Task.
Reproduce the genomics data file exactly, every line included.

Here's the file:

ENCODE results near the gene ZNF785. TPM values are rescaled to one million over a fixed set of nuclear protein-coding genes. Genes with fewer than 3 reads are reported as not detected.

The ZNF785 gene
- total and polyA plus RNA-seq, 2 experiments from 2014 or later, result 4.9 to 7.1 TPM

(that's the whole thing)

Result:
ENCODE results near the gene ZNF785. TPM values are rescaled to one million over a fixed set of nuclear protein-coding genes. Genes with fewer than 3 reads are reported as not detected.

The ZNF785 gene
- total and polyA plus RNA-seq, 2 experiments from 2014 or later, result 4.9 to 7.1 TPM